CalFire, as the lead agency which approves timber harvest plans, does not require specific disclosure in the plans of which chemical herbicides will be used, how often, or when. Only with lengthy, time consuming research can public members find this information, after the chemicals have been applied.
The chemicals in herbicides find their way into soils, where they may be toxic to insects, worms, fungi, and bacteria. These small organisms make up 95% of all known species, and are essential to both the structure and function of ecosystems.
Glyphosate (more popularly known as "Roundup") is one of the most commonly used herbicides. Contrary to expensive ad campaigns, it is not a harmless herbicide.
"Glyphosate and its degradation product amino-methyl-phosphonic acid have been found in air, rain, groundwater, surface water, seawater and soil. These studies show that glyphosate persists in soil and water for prolonged periods of time. In addition, the amount of glyphosate detected in samples is increasing over time. The chemical is accumulating in our environment. It also accumulates in animal tissue." Full article
As more forests are leveled by clearcutting in California, the use of herbicides continues on every year. In California 258,000 pounds of chemical herbicides were used for forestry by 2006. Herbicides are sprayed on clear cut areas to keep the native plant species from regenerating and competing with the replanted single-species plantations. This destroys diversity and the food sources for many species of wildlife.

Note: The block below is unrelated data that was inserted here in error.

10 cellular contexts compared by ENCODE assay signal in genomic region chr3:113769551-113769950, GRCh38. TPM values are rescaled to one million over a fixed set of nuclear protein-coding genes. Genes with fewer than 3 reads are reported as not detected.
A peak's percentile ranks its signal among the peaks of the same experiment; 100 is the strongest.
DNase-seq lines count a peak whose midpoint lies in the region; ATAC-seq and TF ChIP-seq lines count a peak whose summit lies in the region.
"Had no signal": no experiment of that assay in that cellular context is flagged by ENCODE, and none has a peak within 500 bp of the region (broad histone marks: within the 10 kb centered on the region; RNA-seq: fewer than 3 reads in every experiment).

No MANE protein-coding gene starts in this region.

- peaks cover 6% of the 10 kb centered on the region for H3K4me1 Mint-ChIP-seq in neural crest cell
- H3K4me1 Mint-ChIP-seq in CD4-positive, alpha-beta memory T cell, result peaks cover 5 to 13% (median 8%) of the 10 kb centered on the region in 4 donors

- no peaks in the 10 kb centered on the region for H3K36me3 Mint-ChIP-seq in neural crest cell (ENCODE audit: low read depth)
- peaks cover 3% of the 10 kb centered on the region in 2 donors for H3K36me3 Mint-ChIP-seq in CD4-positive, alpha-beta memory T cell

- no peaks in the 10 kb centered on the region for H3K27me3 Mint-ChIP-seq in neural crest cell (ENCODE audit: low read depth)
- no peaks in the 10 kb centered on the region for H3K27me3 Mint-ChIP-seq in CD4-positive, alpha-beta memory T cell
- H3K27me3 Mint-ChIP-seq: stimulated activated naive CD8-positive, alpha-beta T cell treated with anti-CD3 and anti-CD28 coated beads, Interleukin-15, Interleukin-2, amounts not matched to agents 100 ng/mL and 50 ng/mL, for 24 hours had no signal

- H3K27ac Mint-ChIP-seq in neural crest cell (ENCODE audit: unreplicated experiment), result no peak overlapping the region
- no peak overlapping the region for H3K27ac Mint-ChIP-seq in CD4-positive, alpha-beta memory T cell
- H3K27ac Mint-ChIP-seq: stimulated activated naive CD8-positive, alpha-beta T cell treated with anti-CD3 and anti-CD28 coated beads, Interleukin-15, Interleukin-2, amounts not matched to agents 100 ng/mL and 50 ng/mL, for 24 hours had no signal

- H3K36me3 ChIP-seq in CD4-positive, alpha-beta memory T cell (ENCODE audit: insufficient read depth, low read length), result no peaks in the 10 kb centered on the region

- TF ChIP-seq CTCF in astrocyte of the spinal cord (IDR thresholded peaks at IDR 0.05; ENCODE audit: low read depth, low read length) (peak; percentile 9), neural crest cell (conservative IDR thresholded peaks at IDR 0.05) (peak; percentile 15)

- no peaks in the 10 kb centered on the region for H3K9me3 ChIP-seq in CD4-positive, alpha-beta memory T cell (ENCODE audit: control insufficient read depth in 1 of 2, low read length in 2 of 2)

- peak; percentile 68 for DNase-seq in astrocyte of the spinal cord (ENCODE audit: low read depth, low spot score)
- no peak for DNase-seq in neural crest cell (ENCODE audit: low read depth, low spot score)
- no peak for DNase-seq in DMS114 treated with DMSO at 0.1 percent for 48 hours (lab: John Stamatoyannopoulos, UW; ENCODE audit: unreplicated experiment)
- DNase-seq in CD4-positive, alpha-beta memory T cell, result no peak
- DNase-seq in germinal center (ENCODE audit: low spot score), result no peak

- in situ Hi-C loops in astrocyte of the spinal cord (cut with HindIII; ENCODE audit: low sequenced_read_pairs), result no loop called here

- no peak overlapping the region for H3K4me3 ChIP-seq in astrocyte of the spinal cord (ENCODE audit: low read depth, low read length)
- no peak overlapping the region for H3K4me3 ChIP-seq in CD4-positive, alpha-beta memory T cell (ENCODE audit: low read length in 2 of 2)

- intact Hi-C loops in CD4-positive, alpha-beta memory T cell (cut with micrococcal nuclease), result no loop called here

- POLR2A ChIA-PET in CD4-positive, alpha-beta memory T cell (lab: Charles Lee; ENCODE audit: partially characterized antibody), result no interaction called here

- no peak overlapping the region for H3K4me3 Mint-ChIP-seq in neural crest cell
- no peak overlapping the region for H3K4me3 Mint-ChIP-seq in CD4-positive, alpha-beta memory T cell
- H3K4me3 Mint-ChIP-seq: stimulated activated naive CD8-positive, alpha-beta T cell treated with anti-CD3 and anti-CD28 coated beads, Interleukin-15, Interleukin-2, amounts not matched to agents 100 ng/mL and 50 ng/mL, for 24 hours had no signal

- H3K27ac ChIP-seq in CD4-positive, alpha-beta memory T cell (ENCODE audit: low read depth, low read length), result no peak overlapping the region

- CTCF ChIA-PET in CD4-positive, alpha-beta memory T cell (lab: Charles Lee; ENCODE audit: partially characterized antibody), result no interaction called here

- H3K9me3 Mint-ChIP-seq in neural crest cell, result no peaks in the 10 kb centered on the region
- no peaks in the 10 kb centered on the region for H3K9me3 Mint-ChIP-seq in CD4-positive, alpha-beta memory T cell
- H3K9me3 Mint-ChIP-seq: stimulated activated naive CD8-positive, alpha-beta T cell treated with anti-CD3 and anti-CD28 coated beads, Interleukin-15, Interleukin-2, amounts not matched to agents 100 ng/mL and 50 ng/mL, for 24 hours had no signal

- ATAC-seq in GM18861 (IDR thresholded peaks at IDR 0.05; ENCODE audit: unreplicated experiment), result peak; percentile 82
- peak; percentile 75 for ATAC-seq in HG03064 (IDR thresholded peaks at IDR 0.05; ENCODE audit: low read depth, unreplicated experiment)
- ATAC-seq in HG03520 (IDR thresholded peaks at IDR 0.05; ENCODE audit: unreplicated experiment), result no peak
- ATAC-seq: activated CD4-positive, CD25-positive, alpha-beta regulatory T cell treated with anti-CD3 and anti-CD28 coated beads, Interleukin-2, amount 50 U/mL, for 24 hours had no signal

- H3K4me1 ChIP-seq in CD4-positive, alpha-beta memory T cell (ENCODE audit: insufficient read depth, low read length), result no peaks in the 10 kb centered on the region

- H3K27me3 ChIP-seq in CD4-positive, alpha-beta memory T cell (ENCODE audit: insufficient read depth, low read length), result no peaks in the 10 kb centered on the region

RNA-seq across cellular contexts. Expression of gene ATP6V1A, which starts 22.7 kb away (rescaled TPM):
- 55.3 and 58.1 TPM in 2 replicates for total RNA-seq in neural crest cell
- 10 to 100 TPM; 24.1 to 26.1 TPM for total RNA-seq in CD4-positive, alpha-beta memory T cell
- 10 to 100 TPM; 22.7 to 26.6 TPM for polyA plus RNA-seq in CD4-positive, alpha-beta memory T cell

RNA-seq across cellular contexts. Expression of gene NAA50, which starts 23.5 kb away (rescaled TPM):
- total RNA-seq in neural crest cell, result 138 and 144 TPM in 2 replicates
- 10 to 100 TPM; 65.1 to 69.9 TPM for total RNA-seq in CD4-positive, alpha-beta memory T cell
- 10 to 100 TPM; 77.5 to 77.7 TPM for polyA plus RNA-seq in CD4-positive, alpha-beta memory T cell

This graph represents Shasta County only
Studies show that the plantations that replace diverse forests are extremely fire-prone.
When there are wildfires in plantations, the percentage of trees killed is much higher than in older, mixed-species forests.
Fire fuel is created and left after logging.
Logging more will not reduce fires: Why Calls for “Forest Thinning” are Timber Industry Snake Oil by George Wuerthner here
PO Box 225 Montgomery Creek, CA 96065